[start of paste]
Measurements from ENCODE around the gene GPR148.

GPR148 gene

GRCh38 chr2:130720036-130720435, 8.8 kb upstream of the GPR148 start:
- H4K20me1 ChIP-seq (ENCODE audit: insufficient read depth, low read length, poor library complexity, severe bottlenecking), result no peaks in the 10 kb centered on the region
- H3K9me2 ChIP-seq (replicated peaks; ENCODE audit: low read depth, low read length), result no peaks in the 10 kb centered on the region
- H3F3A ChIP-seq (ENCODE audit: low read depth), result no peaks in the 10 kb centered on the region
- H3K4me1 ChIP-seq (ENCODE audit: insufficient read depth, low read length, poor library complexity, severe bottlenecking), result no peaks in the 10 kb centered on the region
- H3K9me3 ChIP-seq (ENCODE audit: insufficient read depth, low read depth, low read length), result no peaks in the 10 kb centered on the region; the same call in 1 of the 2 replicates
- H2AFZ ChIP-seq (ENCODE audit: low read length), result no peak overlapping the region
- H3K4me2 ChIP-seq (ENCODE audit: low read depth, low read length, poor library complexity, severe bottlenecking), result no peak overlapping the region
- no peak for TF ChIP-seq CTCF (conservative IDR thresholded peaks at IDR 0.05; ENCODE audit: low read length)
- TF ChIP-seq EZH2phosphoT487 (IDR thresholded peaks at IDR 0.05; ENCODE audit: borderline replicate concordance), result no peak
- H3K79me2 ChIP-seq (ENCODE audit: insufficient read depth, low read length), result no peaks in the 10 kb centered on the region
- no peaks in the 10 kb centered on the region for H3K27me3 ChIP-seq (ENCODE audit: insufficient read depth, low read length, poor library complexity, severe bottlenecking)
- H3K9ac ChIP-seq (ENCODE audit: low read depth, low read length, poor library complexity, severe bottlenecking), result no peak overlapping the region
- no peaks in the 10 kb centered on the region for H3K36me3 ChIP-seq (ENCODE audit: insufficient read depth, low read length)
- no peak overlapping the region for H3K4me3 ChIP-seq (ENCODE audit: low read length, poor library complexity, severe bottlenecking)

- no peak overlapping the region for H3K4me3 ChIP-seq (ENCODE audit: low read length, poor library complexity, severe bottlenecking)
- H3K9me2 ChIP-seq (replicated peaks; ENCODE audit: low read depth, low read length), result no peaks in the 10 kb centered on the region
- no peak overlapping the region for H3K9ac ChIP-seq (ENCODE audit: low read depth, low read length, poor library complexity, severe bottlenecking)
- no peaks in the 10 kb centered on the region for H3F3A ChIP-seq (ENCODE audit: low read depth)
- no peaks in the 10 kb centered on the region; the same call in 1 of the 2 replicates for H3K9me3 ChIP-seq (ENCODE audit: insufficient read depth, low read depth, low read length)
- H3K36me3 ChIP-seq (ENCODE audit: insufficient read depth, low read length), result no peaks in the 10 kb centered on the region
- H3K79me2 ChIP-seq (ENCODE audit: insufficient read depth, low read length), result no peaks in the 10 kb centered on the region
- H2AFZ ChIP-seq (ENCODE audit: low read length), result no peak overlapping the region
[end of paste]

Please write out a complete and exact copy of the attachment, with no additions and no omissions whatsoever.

Measurements from ENCODE around the gene GPR148.

GPR148 gene

GRCh38 chr2:130720036-130720435, 8.8 kb upstream of the GPR148 start:
- H4K20me1 ChIP-seq (ENCODE audit: insufficient read depth, low read length, poor library complexity, severe bottlenecking), result no peaks in the 10 kb centered on the region
- H3K9me2 ChIP-seq (replicated peaks; ENCODE audit: low read depth, low read length), result no peaks in the 10 kb centered on the region
- H3F3A ChIP-seq (ENCODE audit: low read depth), result no peaks in the 10 kb centered on the region
- H3K4me1 ChIP-seq (ENCODE audit: insufficient read depth, low read length, poor library complexity, severe bottlenecking), result no peaks in the 10 kb centered on the region
- H3K9me3 ChIP-seq (ENCODE audit: insufficient read depth, low read depth, low read length), result no peaks in the 10 kb centered on the region; the same call in 1 of the 2 replicates
- H2AFZ ChIP-seq (ENCODE audit: low read length), result no peak overlapping the region
- H3K4me2 ChIP-seq (ENCODE audit: low read depth, low read length, poor library complexity, severe bottlenecking), result no peak overlapping the region
- no peak for TF ChIP-seq CTCF (conservative IDR thresholded peaks at IDR 0.05; ENCODE audit: low read length)
- TF ChIP-seq EZH2phosphoT487 (IDR thresholded peaks at IDR 0.05; ENCODE audit: borderline replicate concordance), result no peak
- H3K79me2 ChIP-seq (ENCODE audit: insufficient read depth, low read length), result no peaks in the 10 kb centered on the region
- no peaks in the 10 kb centered on the region for H3K27me3 ChIP-seq (ENCODE audit: insufficient read depth, low read length, poor library complexity, severe bottlenecking)
- H3K9ac ChIP-seq (ENCODE audit: low read depth, low read length, poor library complexity, severe bottlenecking), result no peak overlapping the region
- no peaks in the 10 kb centered on the region for H3K36me3 ChIP-seq (ENCODE audit: insufficient read depth, low read length)
- no peak overlapping the region for H3K4me3 ChIP-seq (ENCODE audit: low read length, poor library complexity, severe bottlenecking)

- no peak overlapping the region for H3K4me3 ChIP-seq (ENCODE audit: low read length, poor library complexity, severe bottlenecking)
- H3K9me2 ChIP-seq (replicated peaks; ENCODE audit: low read depth, low read length), result no peaks in the 10 kb centered on the region
- no peak overlapping the region for H3K9ac ChIP-seq (ENCODE audit: low read depth, low read length, poor library complexity, severe bottlenecking)
- no peaks in the 10 kb centered on the region for H3F3A ChIP-seq (ENCODE audit: low read depth)
- no peaks in the 10 kb centered on the region; the same call in 1 of the 2 replicates for H3K9me3 ChIP-seq (ENCODE audit: insufficient read depth, low read depth, low read length)
- H3K36me3 ChIP-seq (ENCODE audit: insufficient read depth, low read length), result no peaks in the 10 kb centered on the region
- H3K79me2 ChIP-seq (ENCODE audit: insufficient read depth, low read length), result no peaks in the 10 kb centered on the region
- H2AFZ ChIP-seq (ENCODE audit: low read length), result no peak overlapping the region